Let me set the stage.
It was college.
New friends and new music to be discovered. I was a ripe young set of ears. My college suite-mate Anton was into Violent Femmes, Elvis Costello, Tears For Fears and a lot of artists that I had never even heard of. We hit it off musically though we had nothing in common academically. He was a deep thinker and was studying Russian, which seemed to me to be quite an uphill battle. We were fast friends for a semester.
He ended up changing schools and despite his best efforts to stay in contact with me…
I let him down. Sorry Anton.
At any rate, among Anton’s record collection he had a vinyl copy of “Kate Bush – The Kick Inside”, her first album.
He spun it one day as we were sitting around talking. No intro. No set up. He just played it.
I was suddenly listening to a songbird. Her voice was high and trilly and so far removed from the type of stuff I was listening to at the time that at first I barely heard what Anton was saying to me, I was all ears on the music. Wow, that voice. Did I hate this I asked myself? I wanted to say yes, it was ridiculous and too high and silly and … no, no I didn’t hate it. I found myself really digging it. It touched something in me, and it may have just been the absolute perfect time in my life to hear this. I was stupefied and enthralled by that voice, and to boot the songs were hooky and well crafted to take advantage of her range. I picked up the record sleeve and began examining it, trying to synthesize what I was hearing. Anton noticed. Then came the obvious question: “You never heard Kate Bush before?!”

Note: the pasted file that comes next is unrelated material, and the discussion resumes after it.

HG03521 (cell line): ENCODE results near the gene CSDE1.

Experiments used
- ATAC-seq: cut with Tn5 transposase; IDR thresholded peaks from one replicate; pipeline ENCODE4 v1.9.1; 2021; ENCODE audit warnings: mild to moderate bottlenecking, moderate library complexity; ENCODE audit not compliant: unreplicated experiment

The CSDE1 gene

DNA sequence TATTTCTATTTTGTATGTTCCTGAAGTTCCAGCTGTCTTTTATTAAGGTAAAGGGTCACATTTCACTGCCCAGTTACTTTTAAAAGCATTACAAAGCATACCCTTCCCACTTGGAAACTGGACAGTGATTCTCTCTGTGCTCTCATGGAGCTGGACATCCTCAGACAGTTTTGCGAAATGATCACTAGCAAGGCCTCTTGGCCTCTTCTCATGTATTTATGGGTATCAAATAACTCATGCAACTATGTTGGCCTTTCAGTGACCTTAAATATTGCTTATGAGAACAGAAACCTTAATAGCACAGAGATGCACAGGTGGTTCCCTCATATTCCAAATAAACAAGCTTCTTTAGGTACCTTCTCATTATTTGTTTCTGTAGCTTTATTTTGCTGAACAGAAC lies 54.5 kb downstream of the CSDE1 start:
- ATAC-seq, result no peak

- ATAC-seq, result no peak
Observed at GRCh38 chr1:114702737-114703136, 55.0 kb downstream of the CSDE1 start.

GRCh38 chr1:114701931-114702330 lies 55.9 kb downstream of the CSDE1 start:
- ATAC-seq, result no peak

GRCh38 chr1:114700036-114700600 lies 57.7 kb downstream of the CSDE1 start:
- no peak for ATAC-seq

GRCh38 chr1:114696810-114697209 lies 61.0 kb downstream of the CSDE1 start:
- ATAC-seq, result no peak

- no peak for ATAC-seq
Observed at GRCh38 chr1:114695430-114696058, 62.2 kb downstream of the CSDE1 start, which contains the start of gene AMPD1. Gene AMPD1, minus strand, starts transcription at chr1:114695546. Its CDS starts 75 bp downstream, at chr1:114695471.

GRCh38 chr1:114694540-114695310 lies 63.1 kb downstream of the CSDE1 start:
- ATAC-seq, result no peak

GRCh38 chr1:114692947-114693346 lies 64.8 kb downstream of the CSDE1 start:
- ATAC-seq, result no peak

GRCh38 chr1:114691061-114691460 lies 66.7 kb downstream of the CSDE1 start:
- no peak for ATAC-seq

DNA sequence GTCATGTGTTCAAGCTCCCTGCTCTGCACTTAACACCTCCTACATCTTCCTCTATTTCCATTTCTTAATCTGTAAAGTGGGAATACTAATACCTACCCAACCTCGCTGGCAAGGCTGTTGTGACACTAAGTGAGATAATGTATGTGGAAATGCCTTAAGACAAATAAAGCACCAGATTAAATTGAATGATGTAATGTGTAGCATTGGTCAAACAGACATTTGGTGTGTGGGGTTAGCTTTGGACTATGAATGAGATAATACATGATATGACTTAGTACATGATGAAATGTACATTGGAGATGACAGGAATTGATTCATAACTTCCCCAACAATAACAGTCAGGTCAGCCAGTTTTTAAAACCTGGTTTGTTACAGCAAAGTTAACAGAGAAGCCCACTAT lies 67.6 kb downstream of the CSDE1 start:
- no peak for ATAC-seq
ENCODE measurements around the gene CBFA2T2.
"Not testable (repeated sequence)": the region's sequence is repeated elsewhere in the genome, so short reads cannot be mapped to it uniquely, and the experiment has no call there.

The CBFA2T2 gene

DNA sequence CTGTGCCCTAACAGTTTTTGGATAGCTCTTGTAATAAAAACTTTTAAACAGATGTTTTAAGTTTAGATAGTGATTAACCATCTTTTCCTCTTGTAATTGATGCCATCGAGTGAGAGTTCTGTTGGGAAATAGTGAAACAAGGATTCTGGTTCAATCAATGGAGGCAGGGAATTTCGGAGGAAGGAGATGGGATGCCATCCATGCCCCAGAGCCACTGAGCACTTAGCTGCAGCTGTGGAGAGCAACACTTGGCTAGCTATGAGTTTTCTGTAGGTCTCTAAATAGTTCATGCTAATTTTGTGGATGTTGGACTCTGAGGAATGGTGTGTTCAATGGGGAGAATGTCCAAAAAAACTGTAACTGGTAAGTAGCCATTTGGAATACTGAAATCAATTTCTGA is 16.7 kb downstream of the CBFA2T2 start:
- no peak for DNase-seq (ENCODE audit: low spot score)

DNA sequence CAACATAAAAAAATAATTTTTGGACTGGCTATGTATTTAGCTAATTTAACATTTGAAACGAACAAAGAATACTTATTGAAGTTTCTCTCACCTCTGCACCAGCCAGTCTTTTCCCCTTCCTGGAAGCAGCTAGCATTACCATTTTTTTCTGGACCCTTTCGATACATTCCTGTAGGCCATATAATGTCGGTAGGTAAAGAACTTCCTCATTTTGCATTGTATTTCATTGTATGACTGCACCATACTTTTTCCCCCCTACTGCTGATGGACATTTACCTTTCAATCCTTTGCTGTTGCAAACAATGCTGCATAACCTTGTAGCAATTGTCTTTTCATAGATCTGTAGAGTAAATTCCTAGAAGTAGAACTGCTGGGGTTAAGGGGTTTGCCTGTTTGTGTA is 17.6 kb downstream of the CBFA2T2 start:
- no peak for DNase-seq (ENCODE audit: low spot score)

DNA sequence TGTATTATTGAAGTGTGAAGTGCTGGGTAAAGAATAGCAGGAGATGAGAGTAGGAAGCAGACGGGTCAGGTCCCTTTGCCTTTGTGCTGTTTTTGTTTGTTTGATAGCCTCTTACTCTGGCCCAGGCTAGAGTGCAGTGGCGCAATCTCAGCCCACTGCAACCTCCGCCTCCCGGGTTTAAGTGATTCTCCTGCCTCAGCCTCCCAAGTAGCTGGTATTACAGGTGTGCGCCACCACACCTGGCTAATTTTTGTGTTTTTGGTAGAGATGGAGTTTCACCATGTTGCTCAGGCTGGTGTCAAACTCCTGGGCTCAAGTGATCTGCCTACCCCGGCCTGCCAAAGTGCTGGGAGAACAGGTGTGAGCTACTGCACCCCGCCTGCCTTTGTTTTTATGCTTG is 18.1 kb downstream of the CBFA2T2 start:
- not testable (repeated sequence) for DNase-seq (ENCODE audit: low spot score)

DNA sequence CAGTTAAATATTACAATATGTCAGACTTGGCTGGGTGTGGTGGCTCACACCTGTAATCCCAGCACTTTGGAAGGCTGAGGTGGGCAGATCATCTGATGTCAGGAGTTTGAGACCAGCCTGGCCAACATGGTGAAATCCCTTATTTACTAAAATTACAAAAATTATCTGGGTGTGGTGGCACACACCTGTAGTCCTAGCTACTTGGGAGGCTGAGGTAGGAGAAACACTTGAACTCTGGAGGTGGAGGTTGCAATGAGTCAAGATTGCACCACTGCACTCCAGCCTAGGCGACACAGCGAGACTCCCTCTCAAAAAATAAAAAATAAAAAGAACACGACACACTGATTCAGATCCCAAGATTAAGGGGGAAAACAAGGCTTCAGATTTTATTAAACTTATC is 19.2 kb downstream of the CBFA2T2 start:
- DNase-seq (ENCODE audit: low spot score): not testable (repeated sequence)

He proceeded to give me all the history he had on Kate and her albums and he was as enthused as I had ever seen him. He clearly loved Kate Bush and was excited to share her with me.
The first 5 songs – “Moving”, “The Saxophone Song”, “Strange Phenomenon”, “Kite” and “The Man With The Child In His Eyes” totally transfixed me. Before the album was over I knew I had to dub this album onto cassette to keep.
We listened to “The Kick Inside” and “Never For Ever” back to back which prompted the comment from his roommate, who was studying throughout all this, something to the effect of “What is this shit?”. He was not a fan. That’s okay, he was a Top 40 guy. Kate Bush is certainly NOT Top 40 and I am willing to concede that she is not to everyone’s taste.
I ended up copying the “The Kick Inside” and “Never For Ever” for my tape collection and listened to them aggressively. That was how I started with Kate Bush, but what made me a fan for life was in the latter part of 1985 when she released “Hounds Of Love”.
The track “Running Up That Hill (A Deal With God)” was on college radio and it was awesome to know her and be aware of her music ahead of this. It was almost obligatory that Anton and I ended up at the record store near campus shortly after the release of the album and he bought “Hounds Of Love” on vinyl. We went back to the dorms and played it in my room.